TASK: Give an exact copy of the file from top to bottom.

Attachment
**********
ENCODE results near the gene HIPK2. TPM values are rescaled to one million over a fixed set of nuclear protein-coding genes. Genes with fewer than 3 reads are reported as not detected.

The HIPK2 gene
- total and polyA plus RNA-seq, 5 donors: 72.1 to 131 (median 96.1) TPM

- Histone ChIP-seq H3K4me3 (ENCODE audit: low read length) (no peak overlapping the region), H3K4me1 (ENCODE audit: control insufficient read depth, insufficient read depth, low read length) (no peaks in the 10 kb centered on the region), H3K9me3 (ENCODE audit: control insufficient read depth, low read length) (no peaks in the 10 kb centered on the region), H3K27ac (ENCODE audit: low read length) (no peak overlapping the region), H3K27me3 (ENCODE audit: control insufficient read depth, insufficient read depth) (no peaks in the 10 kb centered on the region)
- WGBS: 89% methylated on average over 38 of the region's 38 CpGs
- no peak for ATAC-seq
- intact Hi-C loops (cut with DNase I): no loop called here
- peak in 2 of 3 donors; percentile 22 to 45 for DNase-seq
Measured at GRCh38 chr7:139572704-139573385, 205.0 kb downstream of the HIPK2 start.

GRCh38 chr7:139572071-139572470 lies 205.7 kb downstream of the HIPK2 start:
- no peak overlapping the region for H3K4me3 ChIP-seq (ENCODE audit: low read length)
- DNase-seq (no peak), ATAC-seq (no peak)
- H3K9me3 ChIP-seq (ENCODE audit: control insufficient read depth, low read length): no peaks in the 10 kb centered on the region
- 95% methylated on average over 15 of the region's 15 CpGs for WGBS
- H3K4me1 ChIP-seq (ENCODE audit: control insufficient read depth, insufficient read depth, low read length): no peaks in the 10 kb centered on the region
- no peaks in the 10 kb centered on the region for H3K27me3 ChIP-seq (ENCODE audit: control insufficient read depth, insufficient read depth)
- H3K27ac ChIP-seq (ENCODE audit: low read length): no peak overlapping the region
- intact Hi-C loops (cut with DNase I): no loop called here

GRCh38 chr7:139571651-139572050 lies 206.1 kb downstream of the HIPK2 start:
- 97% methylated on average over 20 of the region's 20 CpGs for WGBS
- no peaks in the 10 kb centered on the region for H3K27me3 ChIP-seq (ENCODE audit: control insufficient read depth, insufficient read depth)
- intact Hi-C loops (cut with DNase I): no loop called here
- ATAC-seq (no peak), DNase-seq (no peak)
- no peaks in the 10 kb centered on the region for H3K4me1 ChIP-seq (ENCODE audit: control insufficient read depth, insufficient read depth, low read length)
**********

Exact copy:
ENCODE results near the gene HIPK2. TPM values are rescaled to one million over a fixed set of nuclear protein-coding genes. Genes with fewer than 3 reads are reported as not detected.

The HIPK2 gene
- total and polyA plus RNA-seq, 5 donors: 72.1 to 131 (median 96.1) TPM

- Histone ChIP-seq H3K4me3 (ENCODE audit: low read length) (no peak overlapping the region), H3K4me1 (ENCODE audit: control insufficient read depth, insufficient read depth, low read length) (no peaks in the 10 kb centered on the region), H3K9me3 (ENCODE audit: control insufficient read depth, low read length) (no peaks in the 10 kb centered on the region), H3K27ac (ENCODE audit: low read length) (no peak overlapping the region), H3K27me3 (ENCODE audit: control insufficient read depth, insufficient read depth) (no peaks in the 10 kb centered on the region)
- WGBS: 89% methylated on average over 38 of the region's 38 CpGs
- no peak for ATAC-seq
- intact Hi-C loops (cut with DNase I): no loop called here
- peak in 2 of 3 donors; percentile 22 to 45 for DNase-seq
Measured at GRCh38 chr7:139572704-139573385, 205.0 kb downstream of the HIPK2 start.

GRCh38 chr7:139572071-139572470 lies 205.7 kb downstream of the HIPK2 start:
- no peak overlapping the region for H3K4me3 ChIP-seq (ENCODE audit: low read length)
- DNase-seq (no peak), ATAC-seq (no peak)
- H3K9me3 ChIP-seq (ENCODE audit: control insufficient read depth, low read length): no peaks in the 10 kb centered on the region
- 95% methylated on average over 15 of the region's 15 CpGs for WGBS
- H3K4me1 ChIP-seq (ENCODE audit: control insufficient read depth, insufficient read depth, low read length): no peaks in the 10 kb centered on the region
- no peaks in the 10 kb centered on the region for H3K27me3 ChIP-seq (ENCODE audit: control insufficient read depth, insufficient read depth)
- H3K27ac ChIP-seq (ENCODE audit: low read length): no peak overlapping the region
- intact Hi-C loops (cut with DNase I): no loop called here

GRCh38 chr7:139571651-139572050 lies 206.1 kb downstream of the HIPK2 start:
- 97% methylated on average over 20 of the region's 20 CpGs for WGBS
- no peaks in the 10 kb centered on the region for H3K27me3 ChIP-seq (ENCODE audit: control insufficient read depth, insufficient read depth)
- intact Hi-C loops (cut with DNase I): no loop called here
- ATAC-seq (no peak), DNase-seq (no peak)
- no peaks in the 10 kb centered on the region for H3K4me1 ChIP-seq (ENCODE audit: control insufficient read depth, insufficient read depth, low read length)